Detroit Tigers, meet a bunch of guys who weren't expected to be anywhere near Comerica Park this time of year but somehow won the American League West and don't seem inclined to leave Motown without a couple of wins on their way to October legend.
In other words, this American League Division Series matchup, which begins in Detroit on Saturday at 6 p.m. ET on TBS, is full of star power and a possible story for the baseball ages. And it's pitting two very good teams against each other for the right to advance to the AL Championship Series.
"I think it's been an unbelievable year for baseball, and the Oakland A's are part of the story," Tigers manager Jim Leyland said on Friday at Comerica Park as the teams worked out. "We have our own thing with the Triple Crown with [Miguel] Cabrera, but Baltimore and the Oakland A's have been the great stories of the year as far as the team goes.
"So when you get to this point, you're going to play a good team. You can bank on that."
The A's have become more than a good team, and they arrived from what seemed to be out of nowhere. They were picked last in their division, they began the season with a few of their now-key contributors on the roster of the Triple-A Sacramento River Cats and they had a starting rotation of veterans Bartolo Colon, Brandon McCarthy and a bunch of rookies. Later in the year, Colon was suspended and McCarthy was injured and the rotation was all rookies. Now look at them -- division champs who spent all of one day, the 162nd and last day of the regular season -- in sole possession of first place. They've won six games in a row.
"I don't think anybody would want to play us," A's outfielder Josh Reddick said. "I don't think we're going to be underestimated as much as we have all year now, that's for sure."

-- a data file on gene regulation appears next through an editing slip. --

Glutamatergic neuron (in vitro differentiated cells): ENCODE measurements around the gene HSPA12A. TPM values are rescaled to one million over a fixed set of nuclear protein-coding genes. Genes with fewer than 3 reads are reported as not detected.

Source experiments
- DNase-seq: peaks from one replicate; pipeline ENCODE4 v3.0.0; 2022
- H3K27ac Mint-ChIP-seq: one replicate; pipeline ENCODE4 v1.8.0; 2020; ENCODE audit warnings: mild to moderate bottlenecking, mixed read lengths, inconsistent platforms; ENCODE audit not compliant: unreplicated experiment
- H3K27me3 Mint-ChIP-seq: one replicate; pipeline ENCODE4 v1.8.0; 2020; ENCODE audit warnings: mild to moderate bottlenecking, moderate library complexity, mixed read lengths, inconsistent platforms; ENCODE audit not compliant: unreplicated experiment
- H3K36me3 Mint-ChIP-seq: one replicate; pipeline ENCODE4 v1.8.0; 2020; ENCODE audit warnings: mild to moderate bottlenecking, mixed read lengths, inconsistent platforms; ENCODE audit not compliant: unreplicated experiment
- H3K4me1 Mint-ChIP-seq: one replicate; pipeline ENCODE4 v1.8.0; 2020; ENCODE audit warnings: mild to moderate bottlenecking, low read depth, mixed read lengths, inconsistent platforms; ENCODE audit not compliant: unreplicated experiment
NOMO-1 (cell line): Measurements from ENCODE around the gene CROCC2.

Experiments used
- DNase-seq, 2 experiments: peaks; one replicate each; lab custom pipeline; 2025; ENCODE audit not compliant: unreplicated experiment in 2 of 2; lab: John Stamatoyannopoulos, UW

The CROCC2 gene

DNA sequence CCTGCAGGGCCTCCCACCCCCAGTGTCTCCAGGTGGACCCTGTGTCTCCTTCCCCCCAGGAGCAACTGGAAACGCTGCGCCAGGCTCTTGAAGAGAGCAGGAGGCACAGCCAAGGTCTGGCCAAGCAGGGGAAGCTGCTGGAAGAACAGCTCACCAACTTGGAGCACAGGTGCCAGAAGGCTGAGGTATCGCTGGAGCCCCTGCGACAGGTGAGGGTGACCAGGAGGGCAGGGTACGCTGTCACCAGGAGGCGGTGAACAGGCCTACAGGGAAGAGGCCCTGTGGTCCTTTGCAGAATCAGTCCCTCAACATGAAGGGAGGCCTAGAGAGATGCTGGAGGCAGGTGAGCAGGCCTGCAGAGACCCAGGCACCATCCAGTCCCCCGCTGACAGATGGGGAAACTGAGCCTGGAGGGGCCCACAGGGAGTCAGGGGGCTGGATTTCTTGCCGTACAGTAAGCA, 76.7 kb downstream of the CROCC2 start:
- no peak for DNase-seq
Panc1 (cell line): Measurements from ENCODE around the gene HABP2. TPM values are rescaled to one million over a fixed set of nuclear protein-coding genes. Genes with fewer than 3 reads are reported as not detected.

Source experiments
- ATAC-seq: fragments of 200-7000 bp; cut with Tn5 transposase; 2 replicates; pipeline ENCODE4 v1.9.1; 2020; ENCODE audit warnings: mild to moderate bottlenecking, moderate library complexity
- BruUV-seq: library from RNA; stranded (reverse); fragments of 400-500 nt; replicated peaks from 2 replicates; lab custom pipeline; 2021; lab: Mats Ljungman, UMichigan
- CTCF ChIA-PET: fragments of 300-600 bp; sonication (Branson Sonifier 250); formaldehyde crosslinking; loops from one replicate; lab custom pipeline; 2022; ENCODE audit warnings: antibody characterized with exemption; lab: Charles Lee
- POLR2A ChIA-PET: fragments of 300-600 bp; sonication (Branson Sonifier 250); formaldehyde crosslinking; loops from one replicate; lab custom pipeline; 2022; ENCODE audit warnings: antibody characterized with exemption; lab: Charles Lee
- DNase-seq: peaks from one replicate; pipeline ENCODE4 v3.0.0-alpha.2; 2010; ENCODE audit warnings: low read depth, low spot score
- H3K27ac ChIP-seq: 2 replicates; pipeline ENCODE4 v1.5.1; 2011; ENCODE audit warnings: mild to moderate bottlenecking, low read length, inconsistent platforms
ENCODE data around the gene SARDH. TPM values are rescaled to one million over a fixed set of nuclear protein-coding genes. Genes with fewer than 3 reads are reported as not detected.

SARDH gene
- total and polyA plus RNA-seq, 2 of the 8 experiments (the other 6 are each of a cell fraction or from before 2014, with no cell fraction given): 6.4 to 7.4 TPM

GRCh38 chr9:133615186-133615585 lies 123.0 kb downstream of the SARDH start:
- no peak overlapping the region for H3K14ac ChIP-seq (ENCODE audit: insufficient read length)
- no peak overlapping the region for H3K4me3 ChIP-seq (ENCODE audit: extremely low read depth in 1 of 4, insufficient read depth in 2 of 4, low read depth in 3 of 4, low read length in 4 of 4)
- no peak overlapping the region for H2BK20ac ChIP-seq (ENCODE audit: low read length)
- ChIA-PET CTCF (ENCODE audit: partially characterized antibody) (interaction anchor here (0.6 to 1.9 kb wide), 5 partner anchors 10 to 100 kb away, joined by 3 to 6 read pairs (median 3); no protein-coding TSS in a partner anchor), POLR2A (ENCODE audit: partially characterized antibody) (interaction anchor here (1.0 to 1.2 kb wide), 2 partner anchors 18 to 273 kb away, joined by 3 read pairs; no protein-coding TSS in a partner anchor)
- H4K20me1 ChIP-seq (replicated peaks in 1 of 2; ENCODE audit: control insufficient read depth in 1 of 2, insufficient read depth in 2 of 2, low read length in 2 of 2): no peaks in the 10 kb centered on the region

And don't expect Oakland to underestimate Detroit, which ran away with the AL Central last year and was picked by pundits to do the same in 2012. The Tigers were an inconsistent bunch for much of the season and lagged behind the Chicago White Sox in the Central standings, but a late-season rally, aided by AL Triple Crown winner Cabrera's sizzling September, enabled them to close the deal at the right time.
"I think it's been a little different type year, obviously," Leyland said. "Last year, we had a great run at the end, and we had a pretty good run at the end this year. Last year, it was decided pretty early. This year, it hasn't been.
"But basically we're here now. So it's pretty much the same. It's a good feeling to get here, and hopefully we'll be able to advance."
Cabrera figures to have a big say in that matter. His final line of a .330 batting average, 44 home runs and 139 RBIs made him the first Triple Crown winner since Carl Yastrzemski in 1967, and that can't be overlooked by the A's.
But as Cabrera admitted, the pressure and focus required to pull off that individual feat has subsided in the 48 hours leading up to Game 1, and now he's prepared for the next challenge. The more important one.
"I feel much better right now," Cabrera said. "I think these two days off helped me a lot to get over the Triple Crown race, be ready and focused about tomorrow's game. Try to go play a good game tomorrow."
The Tigers will get a boost in that area with last year's AL MVP and Cy Young Award winner, Verlander, set to take the mound in Game 1, while the A's will go with rookie right-hander Jarrod Parker, who went 13-8 with a 3.47 ERA this year.
For Verlander, who's won his last four starts, it helps to have a healthy respect for the competition, particularly when that competition has somehow managed to come into this series being billed as a Cinderella story despite the fact that they won 94 games and the Tigers won 88.
"It's just a group of guys that don't give up," Verlander said. "And I think they probably like the fact that a lot of people are saying they might be the underdog in this series, even though they've won more games than us, which is crazy."
Crazy is a good word to describe the 2012 postseason in general and this series.